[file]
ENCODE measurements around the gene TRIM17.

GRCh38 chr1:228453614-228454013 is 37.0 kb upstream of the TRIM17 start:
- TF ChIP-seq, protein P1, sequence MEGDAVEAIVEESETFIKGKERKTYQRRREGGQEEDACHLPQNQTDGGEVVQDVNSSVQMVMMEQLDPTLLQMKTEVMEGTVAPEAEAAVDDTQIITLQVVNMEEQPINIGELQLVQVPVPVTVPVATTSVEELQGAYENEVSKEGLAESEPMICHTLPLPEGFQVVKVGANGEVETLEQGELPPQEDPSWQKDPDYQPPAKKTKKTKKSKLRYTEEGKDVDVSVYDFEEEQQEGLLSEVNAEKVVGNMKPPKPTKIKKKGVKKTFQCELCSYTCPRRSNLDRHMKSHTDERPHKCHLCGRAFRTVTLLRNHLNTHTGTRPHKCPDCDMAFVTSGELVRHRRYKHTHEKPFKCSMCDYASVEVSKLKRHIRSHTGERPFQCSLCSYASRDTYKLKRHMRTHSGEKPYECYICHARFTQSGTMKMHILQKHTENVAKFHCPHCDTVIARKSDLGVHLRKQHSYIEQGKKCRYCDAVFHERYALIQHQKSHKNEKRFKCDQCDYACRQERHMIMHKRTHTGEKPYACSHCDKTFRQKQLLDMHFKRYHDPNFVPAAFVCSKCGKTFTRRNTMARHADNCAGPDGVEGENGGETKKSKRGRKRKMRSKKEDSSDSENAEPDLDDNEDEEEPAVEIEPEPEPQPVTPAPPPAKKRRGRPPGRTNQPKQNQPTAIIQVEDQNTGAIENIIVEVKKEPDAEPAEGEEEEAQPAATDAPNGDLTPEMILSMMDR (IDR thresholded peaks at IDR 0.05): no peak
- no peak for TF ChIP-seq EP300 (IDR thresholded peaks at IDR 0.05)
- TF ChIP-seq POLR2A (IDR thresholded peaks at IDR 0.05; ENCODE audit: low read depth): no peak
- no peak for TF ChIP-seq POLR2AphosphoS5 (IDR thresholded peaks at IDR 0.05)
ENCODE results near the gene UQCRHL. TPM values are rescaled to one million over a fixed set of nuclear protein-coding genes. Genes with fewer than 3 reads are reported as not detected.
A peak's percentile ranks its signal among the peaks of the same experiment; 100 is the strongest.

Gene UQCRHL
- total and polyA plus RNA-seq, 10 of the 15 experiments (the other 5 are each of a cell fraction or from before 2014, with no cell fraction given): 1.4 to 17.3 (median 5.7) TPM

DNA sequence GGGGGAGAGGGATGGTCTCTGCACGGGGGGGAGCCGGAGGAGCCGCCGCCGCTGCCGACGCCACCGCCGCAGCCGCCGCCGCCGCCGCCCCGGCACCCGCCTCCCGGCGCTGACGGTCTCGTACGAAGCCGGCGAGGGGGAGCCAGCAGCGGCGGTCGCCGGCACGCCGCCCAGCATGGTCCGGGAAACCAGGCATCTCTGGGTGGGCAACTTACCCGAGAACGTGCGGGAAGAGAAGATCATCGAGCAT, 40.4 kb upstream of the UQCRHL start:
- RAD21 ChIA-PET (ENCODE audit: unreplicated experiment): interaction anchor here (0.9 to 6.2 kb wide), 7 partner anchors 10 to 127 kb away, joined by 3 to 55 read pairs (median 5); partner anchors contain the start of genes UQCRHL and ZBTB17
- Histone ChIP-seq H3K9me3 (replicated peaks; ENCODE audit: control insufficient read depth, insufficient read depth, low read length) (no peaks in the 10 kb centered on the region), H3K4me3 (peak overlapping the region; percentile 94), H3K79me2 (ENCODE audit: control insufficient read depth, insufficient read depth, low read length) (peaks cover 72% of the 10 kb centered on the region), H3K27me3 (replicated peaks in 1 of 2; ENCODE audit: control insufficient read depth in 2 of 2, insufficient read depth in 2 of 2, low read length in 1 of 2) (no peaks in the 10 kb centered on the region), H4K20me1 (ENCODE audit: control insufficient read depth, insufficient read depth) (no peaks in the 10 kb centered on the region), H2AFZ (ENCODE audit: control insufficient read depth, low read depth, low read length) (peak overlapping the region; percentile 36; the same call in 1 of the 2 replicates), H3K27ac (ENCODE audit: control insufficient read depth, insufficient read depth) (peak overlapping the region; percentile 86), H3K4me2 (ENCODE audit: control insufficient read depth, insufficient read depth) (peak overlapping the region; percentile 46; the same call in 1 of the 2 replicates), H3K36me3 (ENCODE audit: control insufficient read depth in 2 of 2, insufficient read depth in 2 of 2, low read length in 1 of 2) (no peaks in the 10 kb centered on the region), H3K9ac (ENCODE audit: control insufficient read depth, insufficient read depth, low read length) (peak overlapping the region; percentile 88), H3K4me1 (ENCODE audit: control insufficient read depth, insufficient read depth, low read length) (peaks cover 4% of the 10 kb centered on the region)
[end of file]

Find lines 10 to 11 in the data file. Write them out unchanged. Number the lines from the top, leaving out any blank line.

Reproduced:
- total and polyA plus RNA-seq, 10 of the 15 experiments (the other 5 are each of a cell fraction or from before 2014, with no cell fraction given): 1.4 to 17.3 (median 5.7) TPM

DNA sequence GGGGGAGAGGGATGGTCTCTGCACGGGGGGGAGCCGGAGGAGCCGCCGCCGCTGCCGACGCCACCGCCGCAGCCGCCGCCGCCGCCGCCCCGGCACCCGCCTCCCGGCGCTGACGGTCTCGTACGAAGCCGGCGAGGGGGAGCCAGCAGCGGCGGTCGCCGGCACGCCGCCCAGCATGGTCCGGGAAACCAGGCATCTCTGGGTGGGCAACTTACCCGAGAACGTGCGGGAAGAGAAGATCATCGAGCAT, 40.4 kb upstream of the UQCRHL start: